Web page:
I'm waiting for the mailperson to deliver "Pirates of Silicon Valley," and fortuitously while I was walking the giant dog in the snow yesterday I realized I was walking past THE VERY APARTMENT I LIVED IN 17 YEARS AGO when I was in college the first time. It was so long ago I'd mostly forgotten having lived there, but I stood rooted to the spot, overcome with memories. Seventeen years is a long time, and it's a little weird to be back living across the quad from the same place, but hey, let's say I'm not only older, but also wiser. The point of my post is not to wax philosophical about aging, but rather to wax nostalgic about technology. I lived in that apartment when I got my first Mac, a Performa 550 (see photo).
I had an aging PC that died when I had a giant term paper due, and my roommate was a Mac person who persuaded me to give it a try, so I did. I scrimped and saved and purchased an overwhelming total of 8 megabytes of RAM for that Mac, and with that RAM combined with my 2400-baud modem (both of which were evilly expensive, as I recall), I felt pretty wickedly technologically forward. You had to be a geek back then to do anything on the Internet that wasn't AOL (which I tried and discarded immediately). Ah, the terminal server. Modem strings. Kermit. SLIP PPP. Telnet. Pine. Emacs. IRC. I now vividly remember those early days of the Web really taking off: anyone remember Mosaic? I made a homepage so I could be *super* cool. I think I called it "My Homepage." Because that's what everyone did.
At any rate, I got hooked on Macs. I got a job at the campus computer center eventually, so effective was my geekiness. I could troubleshoot modems by listening to the whistles over a phone line ("that doesn't sound right..."). It was the days of extensions marching across the screen, and you could make them invisible. Removing this part of the Mac OS just ruins opportunities for practical jokes. For example, I was the victim of one in which my coworker dropped an invisible extension into my startup folder that caused my Mac to randomly shriek "You're all idiots! We can't have this kind of crap!" I retaliated by putting his shutdown extension into his startup folder---a trick I still think was a pretty good idea.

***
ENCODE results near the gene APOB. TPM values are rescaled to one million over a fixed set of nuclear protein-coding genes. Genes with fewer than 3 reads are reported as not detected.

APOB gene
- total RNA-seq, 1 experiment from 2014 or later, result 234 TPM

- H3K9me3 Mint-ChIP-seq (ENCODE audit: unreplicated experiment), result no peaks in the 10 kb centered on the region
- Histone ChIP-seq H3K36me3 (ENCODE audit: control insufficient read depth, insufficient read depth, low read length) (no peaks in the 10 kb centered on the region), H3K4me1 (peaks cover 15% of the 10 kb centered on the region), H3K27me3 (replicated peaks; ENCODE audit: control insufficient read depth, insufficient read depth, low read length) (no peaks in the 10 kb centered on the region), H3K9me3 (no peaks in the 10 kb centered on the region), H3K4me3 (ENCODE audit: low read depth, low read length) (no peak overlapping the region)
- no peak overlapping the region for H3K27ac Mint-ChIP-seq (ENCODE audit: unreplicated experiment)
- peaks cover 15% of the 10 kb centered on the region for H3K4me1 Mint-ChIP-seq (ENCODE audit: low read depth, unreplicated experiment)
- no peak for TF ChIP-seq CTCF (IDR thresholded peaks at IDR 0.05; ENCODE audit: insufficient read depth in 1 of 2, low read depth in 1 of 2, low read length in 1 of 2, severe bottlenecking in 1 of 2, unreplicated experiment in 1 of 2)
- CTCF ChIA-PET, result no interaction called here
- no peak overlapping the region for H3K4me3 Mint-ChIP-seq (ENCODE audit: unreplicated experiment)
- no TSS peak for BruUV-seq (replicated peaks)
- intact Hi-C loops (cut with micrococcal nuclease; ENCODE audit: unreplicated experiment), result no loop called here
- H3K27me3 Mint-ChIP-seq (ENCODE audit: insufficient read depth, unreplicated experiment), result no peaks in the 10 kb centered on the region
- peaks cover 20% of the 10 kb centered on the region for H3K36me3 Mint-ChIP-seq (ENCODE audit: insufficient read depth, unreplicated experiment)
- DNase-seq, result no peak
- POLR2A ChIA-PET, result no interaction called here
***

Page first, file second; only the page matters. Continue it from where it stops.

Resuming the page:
Anyway, I was still the same person I am now, so predictably I went on to buy one of the first PowerPC Powerbooks, which I lugged to class and took notes on WAY ahead of its time (now everyone in a given classroom has MacBooks open in front of them). I had a Centra after that, I think, and then I had to use Windoze machines for a few years because my editorial work necessitated proprietary Windows macros.
Comparing those days to these is interesting to say the least (mind-blowing, possibly). If I could walk across the quad back 17 years and show my old self my iPhone and Air, I think my brain would implode. I was so amazed back then at those slow-ass modems that I don't know how I would have even comprehended high-speed always-on wireless access, and I'm pretty sure that social media would have caused a similar cognitive meltdown. Heck, I didn't even even have a cell phone until 10 years ago, and it's frakking amazing that flip phones have evolved into the smartphones we have now in that time. A decade isn't really that long.
But I digress. I'm sad that his Steveliness is such a sick man. His products have changed my life. They've changed the world in a lot of ways. I'm bittersweetly confident that Apple will get along just fine without him, but things will be different. Happily, we've all been trained to think different, I guess.